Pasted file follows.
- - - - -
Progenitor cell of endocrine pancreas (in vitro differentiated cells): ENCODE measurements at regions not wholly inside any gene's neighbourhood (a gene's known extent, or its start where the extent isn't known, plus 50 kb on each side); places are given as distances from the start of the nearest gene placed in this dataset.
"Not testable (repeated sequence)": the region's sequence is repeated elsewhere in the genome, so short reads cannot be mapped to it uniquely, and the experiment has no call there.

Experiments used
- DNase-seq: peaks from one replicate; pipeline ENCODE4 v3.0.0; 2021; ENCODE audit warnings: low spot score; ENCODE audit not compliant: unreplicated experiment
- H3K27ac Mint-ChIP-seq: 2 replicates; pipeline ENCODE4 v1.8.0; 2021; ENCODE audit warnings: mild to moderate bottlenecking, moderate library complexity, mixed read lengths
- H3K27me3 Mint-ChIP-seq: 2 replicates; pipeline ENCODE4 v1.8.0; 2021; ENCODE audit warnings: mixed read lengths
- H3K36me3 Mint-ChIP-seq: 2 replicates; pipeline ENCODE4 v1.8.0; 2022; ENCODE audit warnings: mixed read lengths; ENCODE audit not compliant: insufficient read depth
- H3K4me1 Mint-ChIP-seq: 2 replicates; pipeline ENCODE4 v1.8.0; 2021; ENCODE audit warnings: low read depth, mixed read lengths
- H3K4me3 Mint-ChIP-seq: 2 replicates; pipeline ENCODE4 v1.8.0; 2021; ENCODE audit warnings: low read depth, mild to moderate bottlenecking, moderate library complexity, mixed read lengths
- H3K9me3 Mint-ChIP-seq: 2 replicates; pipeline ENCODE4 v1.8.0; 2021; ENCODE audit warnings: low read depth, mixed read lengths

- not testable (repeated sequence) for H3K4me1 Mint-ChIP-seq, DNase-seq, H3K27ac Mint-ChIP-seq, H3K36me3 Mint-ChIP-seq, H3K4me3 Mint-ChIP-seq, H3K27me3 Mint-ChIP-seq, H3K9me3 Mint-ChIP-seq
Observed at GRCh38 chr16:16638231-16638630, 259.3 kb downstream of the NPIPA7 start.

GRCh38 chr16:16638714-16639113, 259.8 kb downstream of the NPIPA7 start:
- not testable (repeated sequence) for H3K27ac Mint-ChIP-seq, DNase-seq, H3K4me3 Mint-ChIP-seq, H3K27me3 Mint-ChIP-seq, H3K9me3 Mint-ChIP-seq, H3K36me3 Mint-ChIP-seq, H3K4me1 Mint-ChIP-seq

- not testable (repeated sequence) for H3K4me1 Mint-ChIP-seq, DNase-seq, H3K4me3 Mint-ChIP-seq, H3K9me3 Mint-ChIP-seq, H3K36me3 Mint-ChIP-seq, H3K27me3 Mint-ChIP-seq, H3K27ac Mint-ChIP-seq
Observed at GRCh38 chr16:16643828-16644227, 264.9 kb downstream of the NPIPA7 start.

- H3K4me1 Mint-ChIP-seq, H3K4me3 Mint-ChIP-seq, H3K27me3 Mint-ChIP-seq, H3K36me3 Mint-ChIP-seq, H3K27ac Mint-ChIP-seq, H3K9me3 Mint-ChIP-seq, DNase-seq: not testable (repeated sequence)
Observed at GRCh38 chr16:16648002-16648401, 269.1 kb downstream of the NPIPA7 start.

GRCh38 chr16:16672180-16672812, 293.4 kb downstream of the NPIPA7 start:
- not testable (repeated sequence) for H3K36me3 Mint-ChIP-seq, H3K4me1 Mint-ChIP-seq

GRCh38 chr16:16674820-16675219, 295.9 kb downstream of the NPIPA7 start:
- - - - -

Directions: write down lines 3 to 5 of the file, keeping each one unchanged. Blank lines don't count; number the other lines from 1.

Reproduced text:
Experiments used
- DNase-seq: peaks from one replicate; pipeline ENCODE4 v3.0.0; 2021; ENCODE audit warnings: low spot score; ENCODE audit not compliant: unreplicated experiment
- H3K27ac Mint-ChIP-seq: 2 replicates; pipeline ENCODE4 v1.8.0; 2021; ENCODE audit warnings: mild to moderate bottlenecking, moderate library complexity, mixed read lengths